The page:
Battle Over Semantics Looming Between GreenHunter and U.S. Coast Guard
The Coast Guard's lead chemical engineer said radioactivity found in drilling or fracking waste from the Marcellus shale formation would disqualify it from being barged on the Ohio River as so-called oilfield waste, as GreenHunter Resources is hoping to do.
However, GreenHunter Chief Operating Officer Kirk Trosclair said Friday his company still believes it has the authority to transport the wastewater via river vessels, adding that he does not believe there is any proof the material his firm will ship has elevated levels of radium.
Cynthia Znati, lead chemical engineer for the Coast Guard's hazardous materials division, said the presence of radioactivity is the primary difference between "shale gas extraction wastewater" and the more traditional "oilfield waste."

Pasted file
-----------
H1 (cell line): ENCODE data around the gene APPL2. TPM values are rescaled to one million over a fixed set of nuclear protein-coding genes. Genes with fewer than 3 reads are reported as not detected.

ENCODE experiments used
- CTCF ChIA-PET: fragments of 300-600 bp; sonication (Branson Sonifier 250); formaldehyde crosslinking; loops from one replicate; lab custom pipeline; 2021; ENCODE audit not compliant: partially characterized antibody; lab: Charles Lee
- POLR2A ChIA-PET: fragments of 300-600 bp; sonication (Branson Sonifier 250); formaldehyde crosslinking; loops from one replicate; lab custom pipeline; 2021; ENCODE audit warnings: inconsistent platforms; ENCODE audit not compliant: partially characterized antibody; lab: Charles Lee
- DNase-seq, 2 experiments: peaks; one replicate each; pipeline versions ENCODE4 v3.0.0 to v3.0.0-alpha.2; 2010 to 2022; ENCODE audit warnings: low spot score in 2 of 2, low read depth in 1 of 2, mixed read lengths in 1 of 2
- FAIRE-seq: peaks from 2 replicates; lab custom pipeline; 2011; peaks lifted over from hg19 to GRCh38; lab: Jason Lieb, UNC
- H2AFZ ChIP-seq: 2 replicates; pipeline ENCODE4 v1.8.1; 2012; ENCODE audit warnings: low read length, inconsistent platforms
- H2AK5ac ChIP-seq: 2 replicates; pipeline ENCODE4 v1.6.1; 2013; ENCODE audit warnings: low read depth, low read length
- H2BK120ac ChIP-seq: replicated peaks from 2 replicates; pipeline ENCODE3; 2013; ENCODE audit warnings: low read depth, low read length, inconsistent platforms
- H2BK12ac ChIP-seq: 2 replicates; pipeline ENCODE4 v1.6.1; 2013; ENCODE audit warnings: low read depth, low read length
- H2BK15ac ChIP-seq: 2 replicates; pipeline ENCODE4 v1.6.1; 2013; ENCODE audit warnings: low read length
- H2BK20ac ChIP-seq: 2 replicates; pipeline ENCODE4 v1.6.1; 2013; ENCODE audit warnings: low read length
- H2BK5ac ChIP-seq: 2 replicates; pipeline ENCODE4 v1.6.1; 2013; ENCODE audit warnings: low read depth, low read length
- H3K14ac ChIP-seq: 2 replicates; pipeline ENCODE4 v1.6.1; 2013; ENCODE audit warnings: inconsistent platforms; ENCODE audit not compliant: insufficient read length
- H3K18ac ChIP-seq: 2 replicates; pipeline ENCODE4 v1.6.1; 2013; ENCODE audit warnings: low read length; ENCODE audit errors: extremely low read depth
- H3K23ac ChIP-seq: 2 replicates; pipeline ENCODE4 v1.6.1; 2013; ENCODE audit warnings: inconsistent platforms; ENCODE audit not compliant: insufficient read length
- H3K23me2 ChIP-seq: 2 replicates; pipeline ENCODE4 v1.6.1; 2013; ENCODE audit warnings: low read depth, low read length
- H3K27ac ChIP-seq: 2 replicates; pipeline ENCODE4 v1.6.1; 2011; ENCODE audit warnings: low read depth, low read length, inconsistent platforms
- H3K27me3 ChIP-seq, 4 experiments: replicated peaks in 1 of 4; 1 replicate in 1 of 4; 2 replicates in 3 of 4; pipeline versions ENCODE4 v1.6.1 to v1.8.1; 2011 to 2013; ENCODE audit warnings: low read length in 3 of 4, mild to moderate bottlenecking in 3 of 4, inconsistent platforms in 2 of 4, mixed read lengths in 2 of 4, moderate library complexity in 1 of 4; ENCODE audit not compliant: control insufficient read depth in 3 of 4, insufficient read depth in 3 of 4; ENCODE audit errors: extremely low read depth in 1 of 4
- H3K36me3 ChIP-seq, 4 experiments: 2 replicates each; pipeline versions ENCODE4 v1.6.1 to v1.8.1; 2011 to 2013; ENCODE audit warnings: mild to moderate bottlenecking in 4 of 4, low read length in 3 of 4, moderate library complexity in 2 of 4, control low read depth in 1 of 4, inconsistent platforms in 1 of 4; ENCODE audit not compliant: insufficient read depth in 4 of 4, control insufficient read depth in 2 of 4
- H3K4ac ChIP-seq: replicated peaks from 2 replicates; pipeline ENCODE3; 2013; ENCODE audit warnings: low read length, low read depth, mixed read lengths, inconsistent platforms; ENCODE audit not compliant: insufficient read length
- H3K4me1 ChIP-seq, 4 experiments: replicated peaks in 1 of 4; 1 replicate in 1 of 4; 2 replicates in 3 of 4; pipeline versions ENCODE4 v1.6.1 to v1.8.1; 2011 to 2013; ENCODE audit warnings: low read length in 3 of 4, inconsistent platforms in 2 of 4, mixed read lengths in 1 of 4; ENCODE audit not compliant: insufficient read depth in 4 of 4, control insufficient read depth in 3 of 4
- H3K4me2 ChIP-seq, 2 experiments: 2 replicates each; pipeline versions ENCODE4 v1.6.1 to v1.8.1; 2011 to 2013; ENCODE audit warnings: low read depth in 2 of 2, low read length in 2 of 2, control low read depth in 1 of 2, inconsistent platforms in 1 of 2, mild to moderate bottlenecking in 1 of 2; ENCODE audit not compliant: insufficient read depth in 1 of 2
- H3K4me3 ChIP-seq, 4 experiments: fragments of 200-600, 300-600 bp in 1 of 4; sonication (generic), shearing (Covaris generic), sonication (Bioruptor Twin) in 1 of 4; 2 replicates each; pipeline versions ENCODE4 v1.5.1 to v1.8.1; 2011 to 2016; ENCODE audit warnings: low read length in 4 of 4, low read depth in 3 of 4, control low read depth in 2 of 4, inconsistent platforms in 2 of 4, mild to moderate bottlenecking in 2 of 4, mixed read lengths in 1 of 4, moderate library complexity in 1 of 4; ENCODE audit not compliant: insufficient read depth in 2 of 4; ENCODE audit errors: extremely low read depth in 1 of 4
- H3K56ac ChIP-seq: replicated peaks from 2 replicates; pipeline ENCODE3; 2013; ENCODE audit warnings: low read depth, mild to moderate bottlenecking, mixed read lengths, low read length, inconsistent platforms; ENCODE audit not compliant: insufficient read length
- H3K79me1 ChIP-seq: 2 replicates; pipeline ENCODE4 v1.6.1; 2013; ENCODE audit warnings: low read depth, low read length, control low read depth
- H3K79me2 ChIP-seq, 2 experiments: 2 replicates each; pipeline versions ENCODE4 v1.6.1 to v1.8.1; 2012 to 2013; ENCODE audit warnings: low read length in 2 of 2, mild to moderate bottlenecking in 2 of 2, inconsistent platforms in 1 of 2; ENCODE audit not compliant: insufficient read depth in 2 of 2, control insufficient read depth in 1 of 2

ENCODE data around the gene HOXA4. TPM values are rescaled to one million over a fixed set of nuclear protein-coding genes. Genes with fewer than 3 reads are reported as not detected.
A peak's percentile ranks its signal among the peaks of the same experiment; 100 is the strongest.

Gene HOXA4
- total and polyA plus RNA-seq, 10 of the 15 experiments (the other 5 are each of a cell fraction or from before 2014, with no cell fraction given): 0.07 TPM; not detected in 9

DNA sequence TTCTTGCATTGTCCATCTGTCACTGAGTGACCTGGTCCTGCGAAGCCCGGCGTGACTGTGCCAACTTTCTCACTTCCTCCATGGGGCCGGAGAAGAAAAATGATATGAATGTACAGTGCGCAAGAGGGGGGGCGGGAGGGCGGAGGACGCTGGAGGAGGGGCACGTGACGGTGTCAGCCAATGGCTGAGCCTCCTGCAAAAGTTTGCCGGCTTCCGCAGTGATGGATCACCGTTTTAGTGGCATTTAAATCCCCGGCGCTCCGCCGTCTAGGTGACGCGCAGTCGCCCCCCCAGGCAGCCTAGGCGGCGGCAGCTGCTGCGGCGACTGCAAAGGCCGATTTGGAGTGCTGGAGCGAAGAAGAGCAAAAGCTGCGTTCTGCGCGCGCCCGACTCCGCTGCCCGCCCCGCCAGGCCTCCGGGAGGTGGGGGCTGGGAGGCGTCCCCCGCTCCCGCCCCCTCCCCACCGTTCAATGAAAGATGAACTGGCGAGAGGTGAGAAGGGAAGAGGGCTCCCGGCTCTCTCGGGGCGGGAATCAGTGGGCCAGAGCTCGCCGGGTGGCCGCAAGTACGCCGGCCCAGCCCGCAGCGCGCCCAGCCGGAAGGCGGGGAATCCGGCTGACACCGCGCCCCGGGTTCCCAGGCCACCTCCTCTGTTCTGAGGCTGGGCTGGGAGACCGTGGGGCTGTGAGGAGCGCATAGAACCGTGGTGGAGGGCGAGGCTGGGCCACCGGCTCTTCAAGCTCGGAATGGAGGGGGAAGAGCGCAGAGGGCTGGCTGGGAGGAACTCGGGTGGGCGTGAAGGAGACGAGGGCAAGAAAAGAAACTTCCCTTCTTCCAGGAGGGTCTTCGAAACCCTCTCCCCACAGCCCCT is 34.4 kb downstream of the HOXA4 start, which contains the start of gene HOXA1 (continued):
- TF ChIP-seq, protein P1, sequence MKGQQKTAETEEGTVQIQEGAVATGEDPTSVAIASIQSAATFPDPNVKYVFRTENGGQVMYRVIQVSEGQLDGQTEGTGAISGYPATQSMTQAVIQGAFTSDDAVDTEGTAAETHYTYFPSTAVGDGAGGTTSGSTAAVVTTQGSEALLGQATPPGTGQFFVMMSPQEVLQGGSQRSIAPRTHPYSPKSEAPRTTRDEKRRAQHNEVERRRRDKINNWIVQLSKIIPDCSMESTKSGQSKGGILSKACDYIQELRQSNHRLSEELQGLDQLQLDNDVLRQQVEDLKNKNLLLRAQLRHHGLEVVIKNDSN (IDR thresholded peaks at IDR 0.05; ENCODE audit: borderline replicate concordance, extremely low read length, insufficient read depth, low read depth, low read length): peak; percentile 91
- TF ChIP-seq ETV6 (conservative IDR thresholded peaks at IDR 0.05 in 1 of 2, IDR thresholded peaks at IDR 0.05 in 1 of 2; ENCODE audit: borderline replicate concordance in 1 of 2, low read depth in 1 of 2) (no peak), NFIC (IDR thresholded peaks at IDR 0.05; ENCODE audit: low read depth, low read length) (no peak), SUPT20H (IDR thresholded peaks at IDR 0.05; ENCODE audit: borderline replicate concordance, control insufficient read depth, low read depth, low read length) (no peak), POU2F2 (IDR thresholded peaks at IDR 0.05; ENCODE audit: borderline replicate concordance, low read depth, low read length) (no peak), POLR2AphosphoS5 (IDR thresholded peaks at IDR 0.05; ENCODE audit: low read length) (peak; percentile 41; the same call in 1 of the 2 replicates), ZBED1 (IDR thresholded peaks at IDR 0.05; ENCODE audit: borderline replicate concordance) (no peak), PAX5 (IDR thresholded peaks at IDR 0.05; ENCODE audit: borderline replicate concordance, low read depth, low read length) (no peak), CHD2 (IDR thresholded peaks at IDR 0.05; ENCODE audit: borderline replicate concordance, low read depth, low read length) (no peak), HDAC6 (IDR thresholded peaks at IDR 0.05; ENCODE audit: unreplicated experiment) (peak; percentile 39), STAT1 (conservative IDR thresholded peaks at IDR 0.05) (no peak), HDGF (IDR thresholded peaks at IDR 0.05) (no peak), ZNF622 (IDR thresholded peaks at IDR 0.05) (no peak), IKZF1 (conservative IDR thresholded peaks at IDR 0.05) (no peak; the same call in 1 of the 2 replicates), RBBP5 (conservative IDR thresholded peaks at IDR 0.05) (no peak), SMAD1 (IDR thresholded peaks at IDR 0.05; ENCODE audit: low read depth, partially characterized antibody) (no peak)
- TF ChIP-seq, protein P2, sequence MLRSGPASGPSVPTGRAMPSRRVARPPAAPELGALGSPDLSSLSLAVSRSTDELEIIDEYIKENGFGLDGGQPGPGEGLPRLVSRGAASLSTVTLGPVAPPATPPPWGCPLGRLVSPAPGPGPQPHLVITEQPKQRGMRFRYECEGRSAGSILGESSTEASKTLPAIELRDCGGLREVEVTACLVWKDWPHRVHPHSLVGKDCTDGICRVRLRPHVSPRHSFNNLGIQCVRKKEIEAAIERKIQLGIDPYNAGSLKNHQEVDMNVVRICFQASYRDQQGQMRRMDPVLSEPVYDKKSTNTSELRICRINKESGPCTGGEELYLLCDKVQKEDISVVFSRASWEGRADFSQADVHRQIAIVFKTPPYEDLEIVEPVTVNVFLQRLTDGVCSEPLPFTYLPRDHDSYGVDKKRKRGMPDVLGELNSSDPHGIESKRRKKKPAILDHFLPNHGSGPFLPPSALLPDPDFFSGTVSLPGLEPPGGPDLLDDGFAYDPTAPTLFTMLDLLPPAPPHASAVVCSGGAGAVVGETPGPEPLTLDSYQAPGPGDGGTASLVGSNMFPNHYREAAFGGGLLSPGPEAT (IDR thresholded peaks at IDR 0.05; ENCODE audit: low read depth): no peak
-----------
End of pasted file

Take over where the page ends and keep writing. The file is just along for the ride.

"The Marcellus shale is known to have elevated levels of naturally occurring radioactive materials, particularly radium," Znati said. "From our perspective, that is the main hazard."
In a company statement dated Jan. 26, Trosclair said the Coast Guard recently gave the company permission to transport frack waste on Ohio River barges. GreenHunter officials have maintained this is the roadblock preventing them from further pursuing their planned porting area in the Warwood section of Wheeling.Read the whole article by clicking here.
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